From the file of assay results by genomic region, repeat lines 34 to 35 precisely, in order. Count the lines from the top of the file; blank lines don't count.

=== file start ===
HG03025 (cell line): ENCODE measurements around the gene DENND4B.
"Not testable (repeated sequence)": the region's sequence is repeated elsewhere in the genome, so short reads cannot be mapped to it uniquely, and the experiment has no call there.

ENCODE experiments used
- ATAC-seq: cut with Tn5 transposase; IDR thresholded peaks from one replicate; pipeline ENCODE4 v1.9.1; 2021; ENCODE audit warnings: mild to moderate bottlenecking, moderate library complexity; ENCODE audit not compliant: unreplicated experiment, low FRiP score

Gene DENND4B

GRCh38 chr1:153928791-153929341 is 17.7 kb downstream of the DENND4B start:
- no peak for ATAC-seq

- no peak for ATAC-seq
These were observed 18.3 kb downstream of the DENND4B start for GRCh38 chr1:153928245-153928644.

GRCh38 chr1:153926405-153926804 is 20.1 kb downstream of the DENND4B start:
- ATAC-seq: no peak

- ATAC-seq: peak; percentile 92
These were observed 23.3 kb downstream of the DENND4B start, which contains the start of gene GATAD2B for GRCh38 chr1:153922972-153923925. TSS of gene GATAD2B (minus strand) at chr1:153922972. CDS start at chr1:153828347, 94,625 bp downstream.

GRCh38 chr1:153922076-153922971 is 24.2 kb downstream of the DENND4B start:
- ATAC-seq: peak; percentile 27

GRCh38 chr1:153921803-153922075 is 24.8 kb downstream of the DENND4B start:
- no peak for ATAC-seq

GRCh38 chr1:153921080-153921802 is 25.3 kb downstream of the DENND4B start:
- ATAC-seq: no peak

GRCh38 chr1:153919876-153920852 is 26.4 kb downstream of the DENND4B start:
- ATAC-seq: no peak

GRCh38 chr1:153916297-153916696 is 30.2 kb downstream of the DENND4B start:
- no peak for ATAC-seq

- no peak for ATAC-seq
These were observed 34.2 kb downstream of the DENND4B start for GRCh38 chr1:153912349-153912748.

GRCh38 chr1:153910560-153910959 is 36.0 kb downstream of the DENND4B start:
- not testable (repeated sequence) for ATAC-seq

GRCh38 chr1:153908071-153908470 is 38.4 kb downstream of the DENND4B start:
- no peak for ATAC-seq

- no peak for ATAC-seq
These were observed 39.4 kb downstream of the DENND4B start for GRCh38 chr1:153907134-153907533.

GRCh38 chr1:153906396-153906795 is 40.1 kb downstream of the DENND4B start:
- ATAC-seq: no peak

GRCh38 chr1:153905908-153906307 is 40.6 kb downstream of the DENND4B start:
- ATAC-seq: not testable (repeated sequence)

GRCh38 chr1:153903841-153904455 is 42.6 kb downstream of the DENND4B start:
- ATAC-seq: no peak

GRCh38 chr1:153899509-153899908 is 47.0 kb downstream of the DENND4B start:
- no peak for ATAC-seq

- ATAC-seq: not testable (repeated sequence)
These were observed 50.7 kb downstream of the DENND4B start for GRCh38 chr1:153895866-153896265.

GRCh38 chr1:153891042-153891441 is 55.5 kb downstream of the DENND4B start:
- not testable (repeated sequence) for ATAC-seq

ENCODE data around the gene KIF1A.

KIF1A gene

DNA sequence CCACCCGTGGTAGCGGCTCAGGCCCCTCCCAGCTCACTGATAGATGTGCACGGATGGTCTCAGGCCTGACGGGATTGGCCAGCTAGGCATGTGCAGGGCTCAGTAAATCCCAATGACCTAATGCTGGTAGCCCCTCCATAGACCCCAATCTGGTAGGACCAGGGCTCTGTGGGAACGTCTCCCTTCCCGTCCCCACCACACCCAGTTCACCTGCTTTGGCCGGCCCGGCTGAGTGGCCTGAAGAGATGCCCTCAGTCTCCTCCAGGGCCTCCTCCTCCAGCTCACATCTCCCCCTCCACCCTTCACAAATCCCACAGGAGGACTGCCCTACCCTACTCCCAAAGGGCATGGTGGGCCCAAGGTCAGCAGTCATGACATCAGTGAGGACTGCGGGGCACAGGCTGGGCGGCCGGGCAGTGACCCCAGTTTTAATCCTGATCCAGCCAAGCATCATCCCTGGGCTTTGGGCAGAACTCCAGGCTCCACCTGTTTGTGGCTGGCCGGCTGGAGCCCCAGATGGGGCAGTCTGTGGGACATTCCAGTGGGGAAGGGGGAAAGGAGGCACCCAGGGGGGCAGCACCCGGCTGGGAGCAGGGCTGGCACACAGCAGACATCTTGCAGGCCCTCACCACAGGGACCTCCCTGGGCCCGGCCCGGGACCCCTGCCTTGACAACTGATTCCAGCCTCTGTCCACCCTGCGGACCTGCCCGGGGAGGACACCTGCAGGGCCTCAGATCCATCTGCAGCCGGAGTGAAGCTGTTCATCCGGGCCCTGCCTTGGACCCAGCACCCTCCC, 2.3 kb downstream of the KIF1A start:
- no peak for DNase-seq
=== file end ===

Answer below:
GRCh38 chr1:153905908-153906307 is 40.6 kb downstream of the DENND4B start:
- ATAC-seq: not testable (repeated sequence)